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Has anyone ever argued that it was "because God wanted him to go on to write Revelation and needed a model of the Heavenly Jerusalem"?

I don't know, beyond that, Catholics believe that Jesus "Gave us His Mother" at that point and we all should take her into our home.

The words of Jesus to the beloved disciple: "Behold your mother" (Jn 19:27), assume a particular depth in the life of consecrated persons. They are invited to consider Mary as their mother and to love her as Christ loved her. More especially, they are called to take her into their home, as John "took her into his home" (literally "among his possessions"--Jn 19:27). Above all, they must make room for her in their hearts and in their life. They must seek an ever greater development of their relationship with Mary, model and Mother of the Church, model and Mother of communities, model and Mother of all whom Christ calls to follow him. (Pope John Paul II, Mar 29 1995 Audience)

Whether this is scripture interpreting scripture or useless conjecture is up to you to decide.

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According to Orthodox/Catholic tradition (mariology), in this moment Mary is given to the beloved disciple (john), and all the faithful so that she would be in a position to pray for her children (the church) as a physical mother does. As the mother of Jesus (Mother of God), Jesus honers Mary in a unique way. (Honor your father and mother). Catholics see The Wedding Feast at Cana as evidence that Jesus takes his Mother's petitions very seriously. Seriously enough, in fact, that his first miracle (recorded), and the beginning of his public ministry would be at the petition of his mother.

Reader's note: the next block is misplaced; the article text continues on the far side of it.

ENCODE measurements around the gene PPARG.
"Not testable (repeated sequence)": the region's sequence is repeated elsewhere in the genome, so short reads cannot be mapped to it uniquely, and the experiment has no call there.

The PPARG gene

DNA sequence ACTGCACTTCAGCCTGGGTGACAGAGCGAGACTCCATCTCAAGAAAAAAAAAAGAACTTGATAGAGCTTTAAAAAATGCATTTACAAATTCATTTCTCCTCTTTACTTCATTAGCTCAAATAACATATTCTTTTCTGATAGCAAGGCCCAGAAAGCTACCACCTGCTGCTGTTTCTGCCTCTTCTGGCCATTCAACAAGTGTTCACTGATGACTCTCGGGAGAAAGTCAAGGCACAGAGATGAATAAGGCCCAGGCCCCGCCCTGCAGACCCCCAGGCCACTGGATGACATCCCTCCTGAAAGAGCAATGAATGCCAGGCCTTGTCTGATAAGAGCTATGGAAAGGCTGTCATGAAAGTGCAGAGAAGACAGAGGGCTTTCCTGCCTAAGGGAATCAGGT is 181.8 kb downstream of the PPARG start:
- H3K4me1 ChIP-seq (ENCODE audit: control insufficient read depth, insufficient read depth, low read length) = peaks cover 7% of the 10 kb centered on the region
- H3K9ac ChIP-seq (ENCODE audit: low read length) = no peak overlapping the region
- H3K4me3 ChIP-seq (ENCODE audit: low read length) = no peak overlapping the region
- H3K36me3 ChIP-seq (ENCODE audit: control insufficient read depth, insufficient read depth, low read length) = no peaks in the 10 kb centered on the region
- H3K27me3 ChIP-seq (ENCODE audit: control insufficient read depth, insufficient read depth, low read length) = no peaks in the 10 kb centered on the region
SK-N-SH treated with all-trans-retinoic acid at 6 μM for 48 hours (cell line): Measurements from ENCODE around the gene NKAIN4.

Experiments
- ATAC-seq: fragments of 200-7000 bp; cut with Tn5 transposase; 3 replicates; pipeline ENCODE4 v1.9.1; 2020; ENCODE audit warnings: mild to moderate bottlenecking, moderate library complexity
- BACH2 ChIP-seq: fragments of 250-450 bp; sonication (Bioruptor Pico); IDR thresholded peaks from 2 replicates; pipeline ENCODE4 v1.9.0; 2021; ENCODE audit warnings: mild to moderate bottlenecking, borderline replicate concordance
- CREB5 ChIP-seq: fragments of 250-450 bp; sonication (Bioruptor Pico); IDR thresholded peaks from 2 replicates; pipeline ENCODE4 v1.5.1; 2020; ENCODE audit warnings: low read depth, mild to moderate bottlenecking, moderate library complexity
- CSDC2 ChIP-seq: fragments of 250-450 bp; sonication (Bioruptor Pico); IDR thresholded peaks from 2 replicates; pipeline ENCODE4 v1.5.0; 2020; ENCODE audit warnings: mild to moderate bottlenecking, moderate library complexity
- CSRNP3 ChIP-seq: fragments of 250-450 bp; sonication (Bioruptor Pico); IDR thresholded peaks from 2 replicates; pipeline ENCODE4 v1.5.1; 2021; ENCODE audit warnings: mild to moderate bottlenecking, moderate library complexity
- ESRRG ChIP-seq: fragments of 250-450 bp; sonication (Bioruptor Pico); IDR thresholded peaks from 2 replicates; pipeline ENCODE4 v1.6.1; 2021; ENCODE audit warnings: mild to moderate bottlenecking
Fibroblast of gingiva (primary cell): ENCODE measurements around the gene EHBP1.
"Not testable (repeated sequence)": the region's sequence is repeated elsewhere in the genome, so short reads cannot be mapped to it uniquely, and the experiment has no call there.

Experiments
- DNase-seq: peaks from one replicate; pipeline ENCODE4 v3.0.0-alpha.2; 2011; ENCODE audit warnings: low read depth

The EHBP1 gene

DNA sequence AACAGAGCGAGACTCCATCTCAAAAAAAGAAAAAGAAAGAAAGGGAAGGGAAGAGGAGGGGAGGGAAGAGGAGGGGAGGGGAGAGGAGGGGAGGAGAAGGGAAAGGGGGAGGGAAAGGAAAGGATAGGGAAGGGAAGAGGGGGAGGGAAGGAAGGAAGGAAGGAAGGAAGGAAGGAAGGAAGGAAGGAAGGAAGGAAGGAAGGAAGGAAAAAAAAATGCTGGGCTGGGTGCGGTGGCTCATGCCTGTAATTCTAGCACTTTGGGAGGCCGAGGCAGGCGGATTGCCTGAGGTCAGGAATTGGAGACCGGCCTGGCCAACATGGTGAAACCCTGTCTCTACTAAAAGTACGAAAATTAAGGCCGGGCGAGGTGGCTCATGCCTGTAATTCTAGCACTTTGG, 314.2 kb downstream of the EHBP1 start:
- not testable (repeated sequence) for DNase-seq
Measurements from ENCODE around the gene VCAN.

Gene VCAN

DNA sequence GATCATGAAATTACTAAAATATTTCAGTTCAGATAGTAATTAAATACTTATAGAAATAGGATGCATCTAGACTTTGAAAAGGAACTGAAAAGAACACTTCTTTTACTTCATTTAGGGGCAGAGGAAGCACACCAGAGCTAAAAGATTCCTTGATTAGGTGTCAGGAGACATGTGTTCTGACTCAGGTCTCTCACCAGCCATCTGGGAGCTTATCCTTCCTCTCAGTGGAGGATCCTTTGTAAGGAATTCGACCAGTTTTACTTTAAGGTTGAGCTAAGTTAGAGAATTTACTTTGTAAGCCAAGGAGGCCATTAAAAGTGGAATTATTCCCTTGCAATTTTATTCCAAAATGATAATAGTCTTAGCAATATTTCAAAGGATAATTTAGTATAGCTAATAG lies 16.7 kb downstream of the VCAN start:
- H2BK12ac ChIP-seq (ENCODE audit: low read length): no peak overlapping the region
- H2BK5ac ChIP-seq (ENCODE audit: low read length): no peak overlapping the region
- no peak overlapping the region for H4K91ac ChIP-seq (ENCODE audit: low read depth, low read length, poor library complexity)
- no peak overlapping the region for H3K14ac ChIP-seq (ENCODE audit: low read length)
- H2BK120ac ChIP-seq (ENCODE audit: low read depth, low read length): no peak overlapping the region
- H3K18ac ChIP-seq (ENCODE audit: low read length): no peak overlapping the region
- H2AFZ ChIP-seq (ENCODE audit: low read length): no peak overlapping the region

John 2:3-5 New Living Translation (NLT)

3 The wine supply ran out during the festivities, so Jesus’ mother told him, “They have no more wine.”

4 “Dear woman, that’s not our problem,” Jesus replied. “My time has not yet come.”

5 But his mother told the servants, “Do whatever he tells you.”

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The Lord intended that He would leave His grieving mother in the best of care. It is not certain that at that time His brothers believed in Him.

John 7:3 So his brothers said to him, “Leave here and go to Judea, that your disciples also may see the works you are doing. 4 For no one works in secret if he seeks to be known openly. If you do these things, show yourself to the world.” 5 For not even his brothers believed in him.

If we remember that the whole Gospel of John takes a very short "snapshot" of the life of Jesus (~22 days) then we can see why The Lord left the care of His mother to John. John was a believer, His brothers were not at this time, and since His mother was a believer, it was better that she be taken care of by another believer.

I deduce from this that it is more important to be in fellowship with God's people than all the world, even our own siblings/family.